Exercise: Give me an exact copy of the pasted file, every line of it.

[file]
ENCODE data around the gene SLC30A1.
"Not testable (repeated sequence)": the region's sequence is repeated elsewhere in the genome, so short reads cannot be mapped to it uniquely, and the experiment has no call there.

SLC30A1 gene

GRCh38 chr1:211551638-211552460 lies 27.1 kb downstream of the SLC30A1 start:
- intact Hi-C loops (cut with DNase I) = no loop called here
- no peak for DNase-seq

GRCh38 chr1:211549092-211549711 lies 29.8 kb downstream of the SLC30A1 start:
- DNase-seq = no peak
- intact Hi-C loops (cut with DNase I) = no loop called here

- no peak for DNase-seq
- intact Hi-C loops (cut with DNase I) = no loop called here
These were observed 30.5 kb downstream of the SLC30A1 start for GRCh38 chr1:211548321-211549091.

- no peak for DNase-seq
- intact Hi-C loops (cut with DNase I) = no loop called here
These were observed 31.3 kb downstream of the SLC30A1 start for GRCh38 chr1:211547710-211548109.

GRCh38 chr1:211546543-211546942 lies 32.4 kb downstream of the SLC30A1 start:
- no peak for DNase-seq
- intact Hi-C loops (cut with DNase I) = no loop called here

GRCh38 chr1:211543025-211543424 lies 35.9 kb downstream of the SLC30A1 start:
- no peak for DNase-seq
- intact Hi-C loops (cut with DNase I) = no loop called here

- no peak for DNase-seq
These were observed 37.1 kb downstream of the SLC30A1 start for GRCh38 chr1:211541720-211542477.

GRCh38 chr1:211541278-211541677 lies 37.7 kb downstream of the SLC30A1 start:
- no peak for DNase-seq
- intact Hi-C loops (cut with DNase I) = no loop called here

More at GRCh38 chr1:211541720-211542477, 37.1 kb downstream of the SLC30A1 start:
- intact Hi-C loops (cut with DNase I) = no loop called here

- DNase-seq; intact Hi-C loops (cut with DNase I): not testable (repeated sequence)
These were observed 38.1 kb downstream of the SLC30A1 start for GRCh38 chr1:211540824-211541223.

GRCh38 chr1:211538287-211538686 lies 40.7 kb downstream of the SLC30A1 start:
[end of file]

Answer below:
ENCODE data around the gene SLC30A1.
"Not testable (repeated sequence)": the region's sequence is repeated elsewhere in the genome, so short reads cannot be mapped to it uniquely, and the experiment has no call there.

SLC30A1 gene

GRCh38 chr1:211551638-211552460 lies 27.1 kb downstream of the SLC30A1 start:
- intact Hi-C loops (cut with DNase I) = no loop called here
- no peak for DNase-seq

GRCh38 chr1:211549092-211549711 lies 29.8 kb downstream of the SLC30A1 start:
- DNase-seq = no peak
- intact Hi-C loops (cut with DNase I) = no loop called here

- no peak for DNase-seq
- intact Hi-C loops (cut with DNase I) = no loop called here
These were observed 30.5 kb downstream of the SLC30A1 start for GRCh38 chr1:211548321-211549091.

- no peak for DNase-seq
- intact Hi-C loops (cut with DNase I) = no loop called here
These were observed 31.3 kb downstream of the SLC30A1 start for GRCh38 chr1:211547710-211548109.

GRCh38 chr1:211546543-211546942 lies 32.4 kb downstream of the SLC30A1 start:
- no peak for DNase-seq
- intact Hi-C loops (cut with DNase I) = no loop called here

GRCh38 chr1:211543025-211543424 lies 35.9 kb downstream of the SLC30A1 start:
- no peak for DNase-seq
- intact Hi-C loops (cut with DNase I) = no loop called here

- no peak for DNase-seq
These were observed 37.1 kb downstream of the SLC30A1 start for GRCh38 chr1:211541720-211542477.

GRCh38 chr1:211541278-211541677 lies 37.7 kb downstream of the SLC30A1 start:
- no peak for DNase-seq
- intact Hi-C loops (cut with DNase I) = no loop called here

More at GRCh38 chr1:211541720-211542477, 37.1 kb downstream of the SLC30A1 start:
- intact Hi-C loops (cut with DNase I) = no loop called here

- DNase-seq; intact Hi-C loops (cut with DNase I): not testable (repeated sequence)
These were observed 38.1 kb downstream of the SLC30A1 start for GRCh38 chr1:211540824-211541223.

GRCh38 chr1:211538287-211538686 lies 40.7 kb downstream of the SLC30A1 start: